Sunday, March 24, 2013

Nerd Alert: Early-Spring Vineyard Management

You think this is a photo of a vineyard. Nay. This is a photo of our crimson clover cover crop. 
These past few weeks have been devoted explicitly to the vineyard. We've torn out the old vines, planted new ones, pre-pruned, and sprayed the ever-popular Lime Sulfur. Everything we do right now is to prepare the vineyard for the summer so that we have as little work to do in the heat as possible. As much as I don't like working in the chill, I'd much rather do the work now than in the Summer heat.

This is going to be a very nerdy post, so I'm going to do my best to explain what we're doing in lay-terms but simultaneously answer questions I've received from classmates and the grape-growing community.

This year, we pre-pruned. This means we went along doing just a basic cleaning of the vines, leaving the spurs about 4 or 5 nodes long. Pruning actually activates bud-break, so we didn't want to prune too soon and end up having a budbreak before the last frost. That happened last year and we lost about 40% of the crop. When buds on a grapevine break, they break from the top back. Thus, if the top buds have broken, and we get a frost, there is a chance that the lower buds have not yet broken and will still be able to produce a full crop. We will go back in about two weeks (after we get the Spring gardens planted) and, depending on the weather, get rid of the extra buds leaving fully pruned vines.
Note the extra long spurs and the kicker at the bottom of the vine

We are also leaving some canes where we see weak cordons. The mild winter (which leads to Pierce's Disease) and Spring freeze last year meant that our vines looked quite strange during the growing season. This year's winter was much better in terms of producing temperatures that will limit PD's effect. We might be replacing the most effected cordons with the new canes this year. We won't know until budbreak, but in case we do want to replace cordons, we will have the option of laying down the canes produced last year. We have also left a kicker cane coming out from the bottom of the vine just in case one of the trunks is so affected and we have to start over with the whole trunk. These steps will help us extend the life of our vines.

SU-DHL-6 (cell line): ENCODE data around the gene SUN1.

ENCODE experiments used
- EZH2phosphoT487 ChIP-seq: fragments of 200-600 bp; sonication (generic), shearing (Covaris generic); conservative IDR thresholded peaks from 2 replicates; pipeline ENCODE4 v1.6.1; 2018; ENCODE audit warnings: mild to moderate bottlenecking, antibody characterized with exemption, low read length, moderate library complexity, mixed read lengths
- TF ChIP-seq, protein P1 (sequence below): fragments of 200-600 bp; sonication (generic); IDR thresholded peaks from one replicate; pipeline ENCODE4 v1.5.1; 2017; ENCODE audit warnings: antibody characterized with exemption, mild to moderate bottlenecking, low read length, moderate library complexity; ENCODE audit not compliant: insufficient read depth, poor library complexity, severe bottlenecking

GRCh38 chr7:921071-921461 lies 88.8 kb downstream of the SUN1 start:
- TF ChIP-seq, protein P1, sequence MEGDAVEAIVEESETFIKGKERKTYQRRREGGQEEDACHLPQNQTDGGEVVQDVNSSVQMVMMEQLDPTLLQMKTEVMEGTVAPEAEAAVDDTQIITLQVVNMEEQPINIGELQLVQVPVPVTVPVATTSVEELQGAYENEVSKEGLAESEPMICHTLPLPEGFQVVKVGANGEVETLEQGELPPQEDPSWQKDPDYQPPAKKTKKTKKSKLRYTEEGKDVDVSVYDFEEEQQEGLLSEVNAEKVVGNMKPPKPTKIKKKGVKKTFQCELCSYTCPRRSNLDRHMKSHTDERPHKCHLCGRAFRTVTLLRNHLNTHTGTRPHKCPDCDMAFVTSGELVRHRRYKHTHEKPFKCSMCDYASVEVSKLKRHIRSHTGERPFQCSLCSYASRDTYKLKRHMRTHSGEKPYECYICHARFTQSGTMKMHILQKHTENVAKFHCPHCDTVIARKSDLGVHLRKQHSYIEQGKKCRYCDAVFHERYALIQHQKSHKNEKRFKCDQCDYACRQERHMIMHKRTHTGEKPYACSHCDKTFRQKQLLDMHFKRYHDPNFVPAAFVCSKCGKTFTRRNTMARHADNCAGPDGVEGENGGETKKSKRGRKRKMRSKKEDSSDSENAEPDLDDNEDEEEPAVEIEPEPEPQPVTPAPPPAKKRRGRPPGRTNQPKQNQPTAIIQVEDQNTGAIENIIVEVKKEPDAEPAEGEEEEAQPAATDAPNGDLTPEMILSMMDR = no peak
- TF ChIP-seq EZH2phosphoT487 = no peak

Note the extra long potential cane that can replace the cordon if
good budbreak doesn't occur.

The next chore in the vineyard was putting in the Villard blanc. We replanted the vineyard (and put in 300 blueberry plants) over the course of three exhausting days. Planting the vines was a very simple process: we dug holes, filled them with a little bit of horse manure and greensand, put the vines in the holes, and then filled in the rest with dirt. Nic and Liuba didn't want to have any rocks in the holes, but I convinced them by the end that it would not hurt the vines to have a few rocks in with the roots. Nic and Liuba then set about putting new landscape fabric down. It looks amazing.

Yumm. the smell of sulfur....

Finally, we sprayed the lime sulfur. This chemical basically sterilizes the vineyard before the season starts. It also smells like poo. It's been quite windy recently, so conditions for spraying have been less than optimal, but by doing a little for three days, we finally got the whole thing covered. We are ready for Spring! Thanks to these long, cool days, the buds are just now starting to swell on the Villard blanc. I hope that they decide to sleep in for another month.

These next two coming weeks, we'll be putting in our Spring garden. It's a bit cooler than I'd like for planting seeds, but luckily, we get a lot of our leafy vegetables started in a greenhouse. Anthony, from His and Her Greenhouse, delivered our plants on Thursday and we put in our first rows on Friday. But more on the planting fun next week. We are so excited for Spring to come. And to start having some income again.

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